CK:  It's funny. At Boston Conservatory, plays are all I wanted to do. I was Andrei in The Three Sisters. I was Polixenes in The Winter's Tale. I played Dr. Dysart in Equus. You'd be surprised. I put on a tweed jacket and slicked back my hair. I've been so, so ecstatic to flex my muscle [in a play] again, not that it's so much different than musicals. And I love musicals, and there's a lot of musical theater in my blood, but this has been such a great experience that I hope to continue.

WW:  What would be some of your dream roles in plays?

CK:  Biff in Death of a Salesman, Chris in All My Sons, Tom in The Glass Menagerie. If I had a dream role in Shakespeare, I'd pick Hotspur in Henry IV, Part 1. It's such a fiery and feisty role, as you can tell by the name. I also really have an affinity for creating new roles.

WW:  And the last new role that you really put your stamp on was Huey in Memphis. What did you think when you heard it was going to close August 5th?

CK:  Nothing lasts forever. Except maybe Phantom of the Opera. (Laughs.) I was sad. But also incredibly proud. It's not run its course. It's still touring and there's talk of a London production. It's on Netflix. It played PBS. And I'm so happy so many people embraced it. It had no stars, was an original book musical with an original score. The producers, Joe [DiPietro] and David [Bryan], and my former castmates were all so wonderful. And I'll never forget the night we performed on the Tonys at Radio City Music Hall.

WW:  If you had the chance to reprise the role, would you?

CK:  Oh, sure. Absolutely. After creating it nine years ago, Huey has been such a big part of my life. What I loved about him was that he wasn't your typical leading man. He was the guy that takes risks, messes up and triumphs. So many grown men have told me how much Huey touched them.

WW:  Though you got Tony, Drama Desk and Outer Critics nominations, and many rave reviews, for playing Huey, there were others who found your character incredibly irritating or cartoony.

CK:  Yeah. I heard some people thought Huey was too annoying or his accent was too exaggerated. But working with Chris [Ashley], Joe and David, we agreed that Huey needed to be different. I also heard from people who say Huey's so grating, but they couldn't help feel for him and were won over.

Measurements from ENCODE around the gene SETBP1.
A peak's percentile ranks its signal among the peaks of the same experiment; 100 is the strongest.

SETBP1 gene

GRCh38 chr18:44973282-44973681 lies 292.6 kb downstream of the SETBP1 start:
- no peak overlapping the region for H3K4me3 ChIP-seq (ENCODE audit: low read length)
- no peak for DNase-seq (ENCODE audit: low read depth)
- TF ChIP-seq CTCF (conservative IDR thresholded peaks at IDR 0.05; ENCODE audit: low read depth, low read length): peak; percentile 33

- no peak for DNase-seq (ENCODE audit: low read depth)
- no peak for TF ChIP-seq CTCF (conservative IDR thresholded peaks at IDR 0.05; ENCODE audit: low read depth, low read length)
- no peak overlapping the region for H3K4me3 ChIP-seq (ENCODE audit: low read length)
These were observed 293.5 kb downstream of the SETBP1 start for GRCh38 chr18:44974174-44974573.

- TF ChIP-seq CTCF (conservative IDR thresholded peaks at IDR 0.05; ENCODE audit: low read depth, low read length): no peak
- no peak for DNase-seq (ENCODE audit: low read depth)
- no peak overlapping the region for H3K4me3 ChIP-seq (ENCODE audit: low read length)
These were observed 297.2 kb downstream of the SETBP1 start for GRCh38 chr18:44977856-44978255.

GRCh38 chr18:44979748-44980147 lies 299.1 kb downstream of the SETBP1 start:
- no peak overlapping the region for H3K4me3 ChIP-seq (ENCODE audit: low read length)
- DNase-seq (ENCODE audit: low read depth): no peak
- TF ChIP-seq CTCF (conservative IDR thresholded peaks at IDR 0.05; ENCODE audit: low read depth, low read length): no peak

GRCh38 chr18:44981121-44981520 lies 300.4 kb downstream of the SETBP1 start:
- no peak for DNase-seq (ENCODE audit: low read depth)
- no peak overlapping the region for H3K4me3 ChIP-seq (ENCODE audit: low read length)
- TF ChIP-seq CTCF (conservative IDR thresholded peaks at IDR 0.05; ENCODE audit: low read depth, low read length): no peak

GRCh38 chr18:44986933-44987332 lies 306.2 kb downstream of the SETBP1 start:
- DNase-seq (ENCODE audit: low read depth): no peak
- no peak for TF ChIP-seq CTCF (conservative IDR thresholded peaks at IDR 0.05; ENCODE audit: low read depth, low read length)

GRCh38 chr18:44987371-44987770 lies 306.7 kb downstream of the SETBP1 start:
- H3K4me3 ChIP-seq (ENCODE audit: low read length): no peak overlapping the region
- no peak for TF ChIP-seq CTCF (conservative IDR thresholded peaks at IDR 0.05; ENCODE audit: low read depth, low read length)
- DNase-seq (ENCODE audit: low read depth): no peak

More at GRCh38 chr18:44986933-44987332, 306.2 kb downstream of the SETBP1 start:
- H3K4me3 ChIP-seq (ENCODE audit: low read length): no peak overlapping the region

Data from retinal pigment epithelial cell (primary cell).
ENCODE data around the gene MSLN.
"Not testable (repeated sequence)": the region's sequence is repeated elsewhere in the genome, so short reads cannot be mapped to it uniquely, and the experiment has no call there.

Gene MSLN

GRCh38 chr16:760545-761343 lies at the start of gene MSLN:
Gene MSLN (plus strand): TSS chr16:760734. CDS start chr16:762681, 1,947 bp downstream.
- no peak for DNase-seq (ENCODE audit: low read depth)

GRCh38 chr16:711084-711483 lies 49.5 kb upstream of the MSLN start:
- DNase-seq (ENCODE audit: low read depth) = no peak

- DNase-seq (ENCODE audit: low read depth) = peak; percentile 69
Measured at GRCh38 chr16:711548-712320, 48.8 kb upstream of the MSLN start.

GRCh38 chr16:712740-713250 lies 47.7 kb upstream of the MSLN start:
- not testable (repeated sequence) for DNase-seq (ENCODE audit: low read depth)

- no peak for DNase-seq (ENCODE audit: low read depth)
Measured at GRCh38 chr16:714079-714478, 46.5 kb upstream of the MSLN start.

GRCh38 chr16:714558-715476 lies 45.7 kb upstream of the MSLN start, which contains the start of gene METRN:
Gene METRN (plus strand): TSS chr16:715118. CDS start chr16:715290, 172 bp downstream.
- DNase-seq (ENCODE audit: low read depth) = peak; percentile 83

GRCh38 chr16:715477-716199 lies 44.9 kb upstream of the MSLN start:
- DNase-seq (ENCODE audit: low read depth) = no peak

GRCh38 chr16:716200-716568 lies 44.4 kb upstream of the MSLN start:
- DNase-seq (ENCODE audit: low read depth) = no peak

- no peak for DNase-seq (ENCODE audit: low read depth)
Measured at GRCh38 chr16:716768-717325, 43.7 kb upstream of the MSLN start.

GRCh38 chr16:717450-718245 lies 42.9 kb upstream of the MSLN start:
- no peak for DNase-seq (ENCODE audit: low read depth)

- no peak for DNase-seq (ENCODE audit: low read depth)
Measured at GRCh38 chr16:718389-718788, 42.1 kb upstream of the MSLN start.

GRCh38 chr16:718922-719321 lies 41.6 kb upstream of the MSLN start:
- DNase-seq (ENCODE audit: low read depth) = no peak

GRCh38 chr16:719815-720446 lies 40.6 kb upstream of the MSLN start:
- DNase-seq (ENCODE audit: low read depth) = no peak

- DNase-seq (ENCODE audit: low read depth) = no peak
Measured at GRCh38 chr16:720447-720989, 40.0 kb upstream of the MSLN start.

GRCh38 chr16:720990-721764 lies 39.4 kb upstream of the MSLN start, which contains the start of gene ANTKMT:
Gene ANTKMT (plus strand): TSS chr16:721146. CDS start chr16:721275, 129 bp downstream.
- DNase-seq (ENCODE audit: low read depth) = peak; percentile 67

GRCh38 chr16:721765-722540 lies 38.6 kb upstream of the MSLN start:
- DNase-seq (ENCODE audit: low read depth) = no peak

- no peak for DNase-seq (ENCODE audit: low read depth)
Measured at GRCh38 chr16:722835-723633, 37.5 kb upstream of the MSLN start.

WW:  During your two-year run on Broadway in Memphis, you missed a lot of shows. What happened?

CK:  I had nerve damage for eight months before it was diagnosed. I thought it was just aches from doing the show, but when I couldn't raise my arm above my shoulder, I knew something was going on. It was called brachial plexus nerve damage of the severe sort. I also had a cervical sprain. I still have some days when it hurts a little, but by and large, it's healed. Some really great physicians got me through it, and I'm happy to say that I'm almost back to 100%, and I'm so thankful. Memphis also was physically the most demanding show I've ever done. As Huey, I was onstage practically the entire time, and when I wasn't, I was changing clothes and coming right back on.

WW:  Were you concerned about the absences and people saying, "There he goes, missing another show!"?

CK:  Yeah, it's hard because you want people to know you're struggling with something and that's why there are absences, but you can't please everyone. Some will misread the situation, and that's just the way it is. What they didn't understand was my absolute love of the show. I wanted to do every single performance, but my body wouldn't allow it. For awhile, I was doing physical therapy, so I did only six shows a week. But I was just spent. I was losing confidence in my physicality. I had to say goodbye and it was very hard. In a lot of ways, Memphis was my first love. But my cast was extremely supportive. And so were the producers, creative team and crew. It was incredibly heartwarming. Now, I miss the show very much.

WW:  Have you seen Memphis since you left last October?

CK:  I have. I went to the 1,000th performance, and I had never seen the show before [from the audience]. I was amazed and so completely entertained. I loved what Adam [Pascal] did. And I hope to make it to the closing. I love Memphis and I'm thrilled I was part of something so special.


(Wayman Wong edits entertainment for the New York Daily News. He was also the first "Leading Men" columnist for Playbill.com and a Drama-Logue Award-winning playwright.)